It was the first time I had ever planned a route taking into account the curvature of the earth; an epic drive home as directly and quickly as possible to reunite with family. Fortunately our Russian visas allowed us a window of 21 days in which to back-track across this colossal country. It had taken us 43 days to cross on our journey east. Heading west we had given ourselves 9.
Tranquil campsites were replaced with grimy truck-stop parking lots and ropey motels, sedate home-cooked meals swapped for dreary cafes and lorry driver’s canteens. Eyes on the perpetual horizon and always ready to embrace new travel experiences, we embarked on our gargantuan drive enjoying an intriguing insight into the wearisome world of Russian truckers.
For as little as £1 you can get a prime space in a ramshackle truck stop car park; a man with several scabby dogs acts as ‘security’ (we spent more feeding the ravenous canine crews). Toilet use involves minimal contact with as fewer surfaces as possible and frequently there is the optional extra of a makeshift wooden sauna (which we politely declined each time). For an accommodation upgrade (and potentially a shower) a motel is braved. Entertainment choices may include a crackly TV showing a few channels with a disproportionate number of violent police action dramas. No TV and you are resorted to playing ‘count the stain’, ‘crack a smile out of the owner’ or ‘avoid being electrocuted by the water tank plugged into a socket in the wet bathroom’.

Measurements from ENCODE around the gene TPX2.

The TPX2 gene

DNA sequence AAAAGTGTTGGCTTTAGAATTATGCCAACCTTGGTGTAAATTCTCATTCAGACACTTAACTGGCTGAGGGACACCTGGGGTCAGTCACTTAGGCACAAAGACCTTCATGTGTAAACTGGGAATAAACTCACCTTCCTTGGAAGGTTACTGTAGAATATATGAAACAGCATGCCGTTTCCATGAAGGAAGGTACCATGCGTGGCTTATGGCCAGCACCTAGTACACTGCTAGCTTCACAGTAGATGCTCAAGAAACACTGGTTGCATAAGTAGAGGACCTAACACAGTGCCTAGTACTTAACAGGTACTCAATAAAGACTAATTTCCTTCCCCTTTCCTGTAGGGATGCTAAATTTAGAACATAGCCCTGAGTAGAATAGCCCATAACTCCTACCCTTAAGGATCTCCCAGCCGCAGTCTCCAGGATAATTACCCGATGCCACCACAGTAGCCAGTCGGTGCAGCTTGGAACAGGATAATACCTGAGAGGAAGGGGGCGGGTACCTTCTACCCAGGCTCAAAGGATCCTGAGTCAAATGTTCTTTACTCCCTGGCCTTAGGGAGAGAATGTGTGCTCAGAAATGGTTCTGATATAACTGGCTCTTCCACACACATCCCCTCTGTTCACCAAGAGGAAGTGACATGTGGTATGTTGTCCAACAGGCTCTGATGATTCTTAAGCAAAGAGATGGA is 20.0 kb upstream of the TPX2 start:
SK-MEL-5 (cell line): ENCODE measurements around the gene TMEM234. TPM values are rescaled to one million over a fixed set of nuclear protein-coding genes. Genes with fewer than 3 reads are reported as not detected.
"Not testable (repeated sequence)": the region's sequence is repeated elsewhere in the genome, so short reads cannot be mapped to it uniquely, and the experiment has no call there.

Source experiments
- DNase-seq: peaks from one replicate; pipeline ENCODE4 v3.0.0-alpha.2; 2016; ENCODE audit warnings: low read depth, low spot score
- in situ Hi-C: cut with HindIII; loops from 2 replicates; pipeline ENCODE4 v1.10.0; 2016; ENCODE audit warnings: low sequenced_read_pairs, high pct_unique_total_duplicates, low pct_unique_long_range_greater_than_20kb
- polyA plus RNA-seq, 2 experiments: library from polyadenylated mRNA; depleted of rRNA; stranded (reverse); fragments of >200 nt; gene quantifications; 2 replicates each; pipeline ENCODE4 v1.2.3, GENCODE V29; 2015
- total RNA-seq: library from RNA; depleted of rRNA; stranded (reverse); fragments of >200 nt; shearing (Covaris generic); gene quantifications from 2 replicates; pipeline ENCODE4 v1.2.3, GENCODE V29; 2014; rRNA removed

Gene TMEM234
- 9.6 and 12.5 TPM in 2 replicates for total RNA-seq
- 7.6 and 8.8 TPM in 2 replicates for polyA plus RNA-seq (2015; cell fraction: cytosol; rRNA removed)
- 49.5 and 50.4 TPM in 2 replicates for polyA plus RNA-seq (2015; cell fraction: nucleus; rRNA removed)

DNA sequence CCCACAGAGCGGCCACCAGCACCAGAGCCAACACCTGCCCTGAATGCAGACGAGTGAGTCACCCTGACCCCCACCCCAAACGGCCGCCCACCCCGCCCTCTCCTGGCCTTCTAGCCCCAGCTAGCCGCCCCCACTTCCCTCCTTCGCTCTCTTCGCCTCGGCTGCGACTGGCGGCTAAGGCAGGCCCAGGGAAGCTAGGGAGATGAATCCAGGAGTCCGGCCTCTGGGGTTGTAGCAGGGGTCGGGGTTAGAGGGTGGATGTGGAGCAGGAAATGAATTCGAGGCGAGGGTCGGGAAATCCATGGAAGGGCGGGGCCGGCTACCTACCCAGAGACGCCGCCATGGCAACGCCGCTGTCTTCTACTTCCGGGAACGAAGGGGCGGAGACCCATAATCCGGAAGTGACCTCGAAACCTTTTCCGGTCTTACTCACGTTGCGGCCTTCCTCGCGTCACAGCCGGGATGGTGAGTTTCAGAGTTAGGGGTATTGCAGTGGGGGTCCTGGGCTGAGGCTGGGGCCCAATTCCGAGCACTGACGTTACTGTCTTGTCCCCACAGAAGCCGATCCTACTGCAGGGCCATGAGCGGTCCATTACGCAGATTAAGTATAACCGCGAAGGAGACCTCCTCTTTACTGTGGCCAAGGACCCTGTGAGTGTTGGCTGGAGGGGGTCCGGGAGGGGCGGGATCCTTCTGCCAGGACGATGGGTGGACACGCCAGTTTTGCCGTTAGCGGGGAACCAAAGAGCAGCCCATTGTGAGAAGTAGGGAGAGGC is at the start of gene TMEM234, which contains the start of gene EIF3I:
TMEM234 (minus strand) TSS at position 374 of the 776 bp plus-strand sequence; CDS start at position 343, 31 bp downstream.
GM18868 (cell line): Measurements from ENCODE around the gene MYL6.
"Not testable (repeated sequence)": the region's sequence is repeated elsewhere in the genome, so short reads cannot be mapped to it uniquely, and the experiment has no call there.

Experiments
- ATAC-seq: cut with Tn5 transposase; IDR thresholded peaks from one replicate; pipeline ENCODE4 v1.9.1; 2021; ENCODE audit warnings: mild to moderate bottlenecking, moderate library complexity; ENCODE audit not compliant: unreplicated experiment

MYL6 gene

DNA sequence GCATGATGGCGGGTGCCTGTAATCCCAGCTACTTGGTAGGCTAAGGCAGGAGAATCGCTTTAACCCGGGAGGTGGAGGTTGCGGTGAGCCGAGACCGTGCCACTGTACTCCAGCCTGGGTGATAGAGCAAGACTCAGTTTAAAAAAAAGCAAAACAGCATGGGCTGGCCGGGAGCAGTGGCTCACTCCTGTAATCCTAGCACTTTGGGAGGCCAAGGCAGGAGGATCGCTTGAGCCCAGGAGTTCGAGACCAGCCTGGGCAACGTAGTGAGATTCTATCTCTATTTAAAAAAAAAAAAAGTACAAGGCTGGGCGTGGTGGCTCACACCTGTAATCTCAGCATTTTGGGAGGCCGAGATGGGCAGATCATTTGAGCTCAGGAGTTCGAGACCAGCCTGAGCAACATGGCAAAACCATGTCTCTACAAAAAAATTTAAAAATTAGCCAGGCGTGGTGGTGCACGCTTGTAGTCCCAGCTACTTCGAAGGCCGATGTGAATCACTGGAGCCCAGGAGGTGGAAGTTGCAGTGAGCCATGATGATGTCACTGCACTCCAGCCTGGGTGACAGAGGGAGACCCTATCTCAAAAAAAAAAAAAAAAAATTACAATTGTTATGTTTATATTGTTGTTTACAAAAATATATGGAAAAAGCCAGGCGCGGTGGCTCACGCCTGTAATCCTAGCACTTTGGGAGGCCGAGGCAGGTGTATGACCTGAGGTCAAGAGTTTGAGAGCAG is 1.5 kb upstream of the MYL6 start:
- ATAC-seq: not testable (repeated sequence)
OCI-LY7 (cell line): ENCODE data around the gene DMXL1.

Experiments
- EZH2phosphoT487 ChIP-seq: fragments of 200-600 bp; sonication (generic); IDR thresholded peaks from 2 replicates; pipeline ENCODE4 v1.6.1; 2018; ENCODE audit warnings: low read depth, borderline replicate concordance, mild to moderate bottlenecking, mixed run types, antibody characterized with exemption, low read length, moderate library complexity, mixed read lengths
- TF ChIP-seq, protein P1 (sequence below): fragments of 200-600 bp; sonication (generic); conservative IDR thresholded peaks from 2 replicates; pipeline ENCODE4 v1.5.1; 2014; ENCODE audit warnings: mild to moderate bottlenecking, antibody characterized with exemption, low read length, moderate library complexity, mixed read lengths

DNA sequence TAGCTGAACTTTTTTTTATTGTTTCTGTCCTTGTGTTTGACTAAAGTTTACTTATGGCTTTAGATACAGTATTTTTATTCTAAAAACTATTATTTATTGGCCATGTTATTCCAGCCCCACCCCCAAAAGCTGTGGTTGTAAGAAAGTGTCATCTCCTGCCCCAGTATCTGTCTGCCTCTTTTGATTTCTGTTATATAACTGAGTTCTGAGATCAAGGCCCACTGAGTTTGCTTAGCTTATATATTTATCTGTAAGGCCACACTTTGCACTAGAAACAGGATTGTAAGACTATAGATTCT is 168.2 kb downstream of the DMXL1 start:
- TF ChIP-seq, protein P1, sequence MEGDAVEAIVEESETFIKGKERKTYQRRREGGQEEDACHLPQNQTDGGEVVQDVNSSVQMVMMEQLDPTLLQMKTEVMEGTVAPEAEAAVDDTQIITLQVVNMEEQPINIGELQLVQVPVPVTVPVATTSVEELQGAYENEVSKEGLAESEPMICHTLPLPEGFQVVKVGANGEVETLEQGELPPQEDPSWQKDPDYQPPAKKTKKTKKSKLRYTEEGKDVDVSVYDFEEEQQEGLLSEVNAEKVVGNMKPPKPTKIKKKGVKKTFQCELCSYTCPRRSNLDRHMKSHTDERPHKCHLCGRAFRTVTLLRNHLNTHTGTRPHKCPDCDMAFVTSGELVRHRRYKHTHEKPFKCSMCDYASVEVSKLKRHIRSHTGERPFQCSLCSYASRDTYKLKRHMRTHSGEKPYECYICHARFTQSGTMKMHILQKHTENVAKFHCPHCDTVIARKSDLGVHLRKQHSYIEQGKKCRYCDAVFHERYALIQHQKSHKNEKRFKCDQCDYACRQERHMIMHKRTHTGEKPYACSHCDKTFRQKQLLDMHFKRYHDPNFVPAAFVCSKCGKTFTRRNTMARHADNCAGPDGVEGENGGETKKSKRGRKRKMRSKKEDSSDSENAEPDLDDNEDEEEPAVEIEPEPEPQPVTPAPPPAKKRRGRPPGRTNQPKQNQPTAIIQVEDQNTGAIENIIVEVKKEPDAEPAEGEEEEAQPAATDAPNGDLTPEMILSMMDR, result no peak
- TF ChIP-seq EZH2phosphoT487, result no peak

The adjoining cafe may boast several items on a menu but eventually you reside yourself to the fact that if it’s not Borsch (Beetroot soup), Pelmeni (Siberian pasta dumplings) or Cutlet (unidentified fried meat shape) then the response will be a stern “NIET” from the waitress. After a long days drive, nothing says ‘appetizing’ like a bowl of doughy meat parcels bobbing about in tepid, greasy grey water with a blob of mayonnaise floating on the surface. Borsch looked more appealing (at least it had colour) with the added lottery-like anticipation that there might even be a piece of meat swimming at the bottom. Baltika beer was our saviour; what the Russians lack in culinary skills they make up for in brewing.
It was a poignant moment as we crossed from Russia into Ukraine and a gradual return to the familiar and straightforward; relieved that we had made it but sad to leave what has been an incredible and unforgettable country.